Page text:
What is Formula E? Everything you need to know about it and why it will change the world

Formula E is the electric future of car racing. When the international competition starts this September in Beijing it will usher in a new competitive platform that pushes electric car technology to another level.

In the same way that F1 tech filters down to road cars, developments in Formula E should speed up electric car development and uptake on the road.

From battery developments to quick charging improvements these cars will need to be the best they can be to win. The result is new discoveries from all the money invested in the sport.

Formula E car power

The Formula E cars might be electric but they still some of the fastest machines on the planet. This is an open championship, like Formula 1, that lets different manufacturers enter. But in the first year everyone will be provided with the Spark-Renault SRT_01E battery electric race car.

What that car offers is 200kw of power which is the equivalent to 270bhp when in Max Power mode. Max Power mode is only allowed in qualifying and practice sessions. During the races drivers are limited to Race Mode which is a power-saving output of 133kw, or 180bhp. This also features a Push-to-Pass burst of an extra 67kw. This is similar to the KERS burst system used in Formula 1 which should make for some interesting racing.

The car weighs in at just 800kg which includes the driver and 200kg worth of batteries. All this results in a 0-62mph time of 3 seconds and a maximum FIA limited speed of 225km/h which is 140mph. But these may still vary if the FIA decides to change its guidelines before the season starts.

The engine is called MGU which is made by McLaren. Cars are allowed a maximum of two MGU motors which can only be linked to the rear axle. So one for each rear wheel then.

Traction control is forbidden in Formula E.

Formula E car batteries

The batteries used in each car total a whopping 200kg, which is the FIA imposed limit. These are Rechargeable Energy Storage System (RESS) batteries which must all be certified to UN Transportation Standard.

The race should last around one hour with a pit stop mid-way to change cars. This will mean there is no need to change batteries during the race. There was a lot of talk about Qualcomm fast chargers being involved but in the first year this won't be a part of the race event. It should still be used for the track cars though.

Future events may involve fast chargers, or quick battery changes like Tesla has shown off in the past. These will be key to help developments that can be used in road cars where battery charging and changing is a big problem still.

Formula E car build

The cars come in at 1250mm in height, 5000mm long and 1800mm wide for a ride height of 75mm. Coupled with double steel wishbone suspension that's pushrod operated with twin dampers and torsion bars, it should make for a very controlled ride.

The car runs on bespoke 18-inch Michelin tyres for both wet and dry conditions.

Steering is handled by a non-assisted rack and pinion system. Brakes are two separate hydraulic systems operated by the one pedal. Electronics are McLaren made including the power supply management unit, CAN data acquisition pre-equipment, FIA Marshalling system and Beacon receiver.

The chassis is made of a carbon-aluminium honeycomb structure from Dallara. The front and rear wings are carbon as is the bodywork which is also made with Kevlar honeycomb. The gearbox is a paddle shift sequential unit.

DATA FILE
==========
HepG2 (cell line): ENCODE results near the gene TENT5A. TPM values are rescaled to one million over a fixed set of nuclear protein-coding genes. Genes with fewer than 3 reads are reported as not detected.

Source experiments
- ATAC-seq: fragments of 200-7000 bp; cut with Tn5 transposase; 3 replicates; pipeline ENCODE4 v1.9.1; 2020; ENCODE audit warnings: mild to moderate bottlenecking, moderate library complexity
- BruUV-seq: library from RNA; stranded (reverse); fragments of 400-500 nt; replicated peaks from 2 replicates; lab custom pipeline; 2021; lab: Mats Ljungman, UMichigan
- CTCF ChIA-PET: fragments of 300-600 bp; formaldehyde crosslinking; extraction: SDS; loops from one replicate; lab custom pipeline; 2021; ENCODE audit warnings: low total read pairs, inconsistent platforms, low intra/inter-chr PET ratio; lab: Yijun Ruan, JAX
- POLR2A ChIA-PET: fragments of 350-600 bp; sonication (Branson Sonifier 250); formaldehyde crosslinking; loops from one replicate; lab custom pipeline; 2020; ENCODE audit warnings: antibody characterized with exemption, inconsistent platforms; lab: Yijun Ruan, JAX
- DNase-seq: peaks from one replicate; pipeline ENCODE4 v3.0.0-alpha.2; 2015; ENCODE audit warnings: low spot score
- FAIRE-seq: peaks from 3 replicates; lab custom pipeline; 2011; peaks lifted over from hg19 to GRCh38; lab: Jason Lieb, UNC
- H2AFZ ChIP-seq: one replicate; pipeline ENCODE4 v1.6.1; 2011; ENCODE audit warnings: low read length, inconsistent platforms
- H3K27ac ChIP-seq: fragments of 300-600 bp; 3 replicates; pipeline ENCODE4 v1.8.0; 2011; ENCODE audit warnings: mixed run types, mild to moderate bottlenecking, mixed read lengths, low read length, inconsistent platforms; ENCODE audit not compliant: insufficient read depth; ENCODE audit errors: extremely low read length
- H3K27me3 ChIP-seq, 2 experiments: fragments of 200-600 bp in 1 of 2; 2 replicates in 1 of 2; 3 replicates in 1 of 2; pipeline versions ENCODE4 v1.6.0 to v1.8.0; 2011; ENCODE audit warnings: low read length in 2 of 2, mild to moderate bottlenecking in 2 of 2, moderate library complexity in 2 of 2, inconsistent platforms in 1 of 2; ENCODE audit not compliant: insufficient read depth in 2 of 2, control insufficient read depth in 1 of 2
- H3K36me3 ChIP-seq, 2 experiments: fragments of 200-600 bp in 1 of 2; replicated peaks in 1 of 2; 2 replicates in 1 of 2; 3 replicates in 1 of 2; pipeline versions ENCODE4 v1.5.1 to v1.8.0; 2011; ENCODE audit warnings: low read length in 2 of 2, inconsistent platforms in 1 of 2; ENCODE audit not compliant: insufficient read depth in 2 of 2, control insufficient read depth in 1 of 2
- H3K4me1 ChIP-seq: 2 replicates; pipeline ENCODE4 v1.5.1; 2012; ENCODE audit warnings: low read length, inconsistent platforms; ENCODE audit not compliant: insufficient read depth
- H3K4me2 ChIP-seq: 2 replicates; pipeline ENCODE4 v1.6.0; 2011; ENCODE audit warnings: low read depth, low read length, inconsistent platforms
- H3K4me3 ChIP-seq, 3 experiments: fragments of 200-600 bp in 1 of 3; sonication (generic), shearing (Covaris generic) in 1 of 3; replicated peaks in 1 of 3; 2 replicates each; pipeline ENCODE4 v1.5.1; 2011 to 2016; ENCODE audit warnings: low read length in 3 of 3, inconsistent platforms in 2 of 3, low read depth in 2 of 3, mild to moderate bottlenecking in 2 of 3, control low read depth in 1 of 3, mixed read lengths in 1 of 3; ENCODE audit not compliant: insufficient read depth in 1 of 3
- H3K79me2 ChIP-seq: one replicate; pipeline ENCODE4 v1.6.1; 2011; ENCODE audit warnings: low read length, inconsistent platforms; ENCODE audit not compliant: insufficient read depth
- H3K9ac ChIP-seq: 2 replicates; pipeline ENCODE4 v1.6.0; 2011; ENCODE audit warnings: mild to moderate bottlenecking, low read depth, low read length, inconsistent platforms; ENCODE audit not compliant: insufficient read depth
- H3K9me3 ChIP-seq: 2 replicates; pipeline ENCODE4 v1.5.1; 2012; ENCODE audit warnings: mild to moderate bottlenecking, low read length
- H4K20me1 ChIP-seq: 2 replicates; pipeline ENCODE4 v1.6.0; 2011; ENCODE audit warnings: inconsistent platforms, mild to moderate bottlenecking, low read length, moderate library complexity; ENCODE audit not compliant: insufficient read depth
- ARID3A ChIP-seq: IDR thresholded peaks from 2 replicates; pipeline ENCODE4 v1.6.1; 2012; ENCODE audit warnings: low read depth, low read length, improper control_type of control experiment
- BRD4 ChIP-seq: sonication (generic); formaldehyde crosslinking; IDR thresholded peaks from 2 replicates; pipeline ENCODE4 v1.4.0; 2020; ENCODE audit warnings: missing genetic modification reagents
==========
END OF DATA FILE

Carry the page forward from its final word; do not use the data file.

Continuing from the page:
Formula E race teams

For its first year Forumla E has a total of 10 teams taking part, each with two drivers. They are:

Amlin Aguri (UK) – Katherine Legge and Ant Felix da Costa

Andretti Autosport (US) – Franck Montagny and TBC

Audi Sport ABT (Germany) – Lucas di Grassi and Daniel Abt

China Racing (China) – TBC

Dragon Racing (US) – Mike Conway and TBC

E.Dams Renault (France) – Nicolas Prost and Sébastien Buemi

Mahindra Racing (India) – Karun Chandhok and Bruno Senna

Trulli (Switzerland) – Jarno Trulli and Michela Cerruti

Venturi (Monaco) – Nick Heidfeld and Stéphane Serrazin

Virgin Racing (UK) – Jaime Alguersuari and Sam Bird

Forumla E race format

The Formula E format will be very similar to Formula 1. First will come the practice session where drivers will have up to two cars available to them to learn the track and machines. Next comes qualifying which will last 90-minutes where the drivers must set their fastest lap to determine their race-day start position.

Then comes the race day. It will have a standing start and should last for around one hour. Points will be awarded using the current standard FIA system with drivers who set the fastest lap being awarded two extra points.

Drivers will be required to take one pit stop during the race. They will simply need to change car during the stop meaning no quick battery changes and also no tyre changes for the entire race since the new car will have enough power and fresh tyres.

Push-to-Pass is the power boost system that gives drivers an extra a boost from 133kw (180bhp) to 200kw (270bhp). These will be limited to the same amount for every driver and can be used whenever they chose.

There will be 10 races in the season, one per month, set all over the world. The locations are, in order:

Beijing,  China.

Putrajaya, Malaysia.

Punta Del Este, Uraguay.

Buenos Aires, Argentina.

Round 5 is TBA.

Miami, USA.

Long Beach, USA.

Monte Carlo, Monaco.

Berlin, Germany.

London, UK.

How to watch Formula E

When Formula E starts in September full coverage will be available internationally. In the UK it can be watched on ITV4 and ITV4 HD. There will also be coverage via ITV's online and mobile platforms including on demand services.

In the US Fox Sports will be covering the event. China has CCTV, Japan has TV Asahi.

READ: This is what a Formula E car sounds like: the future



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